First-year head coach Jason Candle has confirmed that linebackers Jaylen Coleman and Anthony Davis and defensive tackle Marquise Moore have been suspended for the first two games of the upcoming season. The players will miss the season opener Sept. 2 against Arkansas State and the home opener against Maine Sept. 10 before being eligible to return for the following weekend’s game against Fresno State.
The only reason given by Candle for the suspensions was “violations of athletic department policies.”
Coleman started the first half of the 2015 season before a broken leg sidelined him for the final six games. According to the Toledo Blade, he was the Rockets’ leading tackler at the time of the injury.
Moore played in all 12 games last season, while Davis played in four.
Heading into summer camp, Coleman and Moore would’ve been projected starters at their respective positions.
Teldrick Morgan had been a significant part of New Mexico State’s passing game the past two seasons. In 2016, he’ll try to play the same role at a Big Ten school.
Maryland announced in a press release that Morgan, a native of Hanover, Maryland, has transferred to the university and will continue his collegiate playing career with the Terps. As Morgan is coming to College Park as a graduate transfer, he will be eligible to play immediately in 2016.
The upcoming season will be the wide receiver’s final year of eligibility.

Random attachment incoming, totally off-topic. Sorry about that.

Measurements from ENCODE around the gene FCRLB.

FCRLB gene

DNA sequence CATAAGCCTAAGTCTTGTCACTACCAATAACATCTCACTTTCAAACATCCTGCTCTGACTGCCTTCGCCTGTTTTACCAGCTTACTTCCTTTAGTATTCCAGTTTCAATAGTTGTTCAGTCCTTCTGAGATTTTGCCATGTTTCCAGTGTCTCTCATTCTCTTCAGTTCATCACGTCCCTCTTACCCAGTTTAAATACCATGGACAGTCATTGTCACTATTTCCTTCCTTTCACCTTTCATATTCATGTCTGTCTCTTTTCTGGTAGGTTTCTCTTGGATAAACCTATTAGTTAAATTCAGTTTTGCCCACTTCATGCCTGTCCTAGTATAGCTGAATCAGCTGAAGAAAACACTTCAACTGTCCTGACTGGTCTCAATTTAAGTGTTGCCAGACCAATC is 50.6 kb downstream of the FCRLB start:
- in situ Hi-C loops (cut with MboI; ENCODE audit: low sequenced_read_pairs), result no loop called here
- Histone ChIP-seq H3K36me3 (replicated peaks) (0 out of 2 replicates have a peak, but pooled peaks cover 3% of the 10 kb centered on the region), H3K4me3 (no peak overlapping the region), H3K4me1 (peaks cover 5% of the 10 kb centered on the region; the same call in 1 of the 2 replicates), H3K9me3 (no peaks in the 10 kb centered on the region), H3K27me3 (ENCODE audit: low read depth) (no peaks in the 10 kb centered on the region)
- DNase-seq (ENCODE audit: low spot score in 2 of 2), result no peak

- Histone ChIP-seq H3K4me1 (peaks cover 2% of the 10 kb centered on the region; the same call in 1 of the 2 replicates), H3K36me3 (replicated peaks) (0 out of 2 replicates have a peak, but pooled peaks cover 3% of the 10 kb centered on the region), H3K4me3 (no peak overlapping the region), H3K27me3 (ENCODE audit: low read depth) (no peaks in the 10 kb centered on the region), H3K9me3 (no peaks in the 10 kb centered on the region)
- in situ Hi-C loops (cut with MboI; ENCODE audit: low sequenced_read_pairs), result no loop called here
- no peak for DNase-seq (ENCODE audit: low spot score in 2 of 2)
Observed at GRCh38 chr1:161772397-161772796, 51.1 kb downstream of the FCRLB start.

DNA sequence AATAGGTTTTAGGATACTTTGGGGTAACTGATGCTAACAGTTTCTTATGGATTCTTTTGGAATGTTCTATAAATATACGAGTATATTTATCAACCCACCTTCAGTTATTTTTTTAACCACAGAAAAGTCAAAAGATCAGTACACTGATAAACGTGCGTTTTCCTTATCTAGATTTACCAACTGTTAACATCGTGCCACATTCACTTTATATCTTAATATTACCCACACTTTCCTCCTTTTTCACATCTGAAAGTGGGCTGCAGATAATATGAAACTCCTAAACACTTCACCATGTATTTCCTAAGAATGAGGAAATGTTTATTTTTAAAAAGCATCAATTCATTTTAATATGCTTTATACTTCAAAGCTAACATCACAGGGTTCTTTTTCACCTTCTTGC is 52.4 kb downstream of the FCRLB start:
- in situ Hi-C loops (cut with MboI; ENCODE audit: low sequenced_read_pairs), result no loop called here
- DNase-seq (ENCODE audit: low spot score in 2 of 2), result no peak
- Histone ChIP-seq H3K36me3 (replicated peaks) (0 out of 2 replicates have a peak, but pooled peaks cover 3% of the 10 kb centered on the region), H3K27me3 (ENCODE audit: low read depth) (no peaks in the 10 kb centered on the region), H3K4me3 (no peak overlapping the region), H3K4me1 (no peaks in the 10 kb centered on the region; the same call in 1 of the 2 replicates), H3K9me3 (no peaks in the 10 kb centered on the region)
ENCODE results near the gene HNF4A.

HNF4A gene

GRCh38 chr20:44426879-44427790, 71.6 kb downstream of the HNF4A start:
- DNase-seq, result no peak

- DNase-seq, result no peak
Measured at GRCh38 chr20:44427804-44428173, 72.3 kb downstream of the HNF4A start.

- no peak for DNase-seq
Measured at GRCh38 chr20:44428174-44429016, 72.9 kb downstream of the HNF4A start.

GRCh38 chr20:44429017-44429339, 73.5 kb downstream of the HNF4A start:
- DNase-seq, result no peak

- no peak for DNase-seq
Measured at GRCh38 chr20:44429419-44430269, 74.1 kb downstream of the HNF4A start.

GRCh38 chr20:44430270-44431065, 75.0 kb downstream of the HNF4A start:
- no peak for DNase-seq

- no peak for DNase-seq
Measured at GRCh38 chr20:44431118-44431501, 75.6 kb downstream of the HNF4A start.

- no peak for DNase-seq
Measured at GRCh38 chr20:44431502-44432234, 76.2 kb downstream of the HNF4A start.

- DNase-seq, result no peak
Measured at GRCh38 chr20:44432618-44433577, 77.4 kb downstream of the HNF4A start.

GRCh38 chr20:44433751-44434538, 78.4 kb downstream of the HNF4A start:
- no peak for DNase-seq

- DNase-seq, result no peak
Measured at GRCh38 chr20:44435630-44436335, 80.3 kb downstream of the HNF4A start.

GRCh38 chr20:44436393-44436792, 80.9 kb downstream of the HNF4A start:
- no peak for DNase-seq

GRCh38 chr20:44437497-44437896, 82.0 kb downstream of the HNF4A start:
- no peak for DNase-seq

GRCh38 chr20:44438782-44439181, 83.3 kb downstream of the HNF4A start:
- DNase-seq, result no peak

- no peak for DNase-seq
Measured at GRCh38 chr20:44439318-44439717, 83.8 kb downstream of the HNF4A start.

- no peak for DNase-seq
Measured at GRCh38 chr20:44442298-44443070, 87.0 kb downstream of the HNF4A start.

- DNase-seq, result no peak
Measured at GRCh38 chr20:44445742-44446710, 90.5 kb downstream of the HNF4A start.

“Teldrick brings a great deal to our program and we’re excited that he’s a part of our family,” first-year Terps head coach DJ Durkin said in a statement. “It’s always great to bring a local kid back home, and on top of that he’s very skilled and brings a wealth of experience to our receivers unit.”
Each of the past two seasons, Morgan led the Aggies in receptions. He caught 75 passes in 2014, although that production dipped to 45 in 2015. A part of that drop was due to a groin injury that cost the 6-0, 195-pound receiver three games, as well as the continued emergence of Larry Rose III (1,651 yards rushing).
Morgan totaled 120 receptions for 1,454 yards and 11 touchdowns
Some kids/young adults will simply never learn, at least not the easy way. Case in point: Robbie Rhodes.
In June of 2014, reports surfaced that Rhodes had, ahem, “parted ways” with Baylor “for undisclosed reasons.” That move came a month after Rhodes was arrested and charged with possession of marijuana and tampering with physical evidence, even as charges were never filed against him. Two months after “parting ways” with BU, Bowling Green announced that the wide receiver had transferred into its football program.
Nearly two years later? He gone. Again.
According to the Toledo Blade, Rhodes has been dismissed from the Falcons football team. The only stated reason was an unspecified violation of team rules.
Rhodes, a four-star 2013 recruit rated as the No. 8 receiver in the country that year, appeared in 11 games as a true freshman for the Bears, recording 10 receptions for 157 yards. After sitting out the 2014 season to satisfy NCAA transfer rules, Rhodes played in seven games for the Falcons last season, recording three catches for 130 yards.
Rhodes’ departure leaves the Falcons with just two receivers who have caught passes at the collegiate level — Ronnie Moore (third on the team in 2015 with 72 receptions for 954 yards and six touchdowns) and Scott Miller (7-29 last season).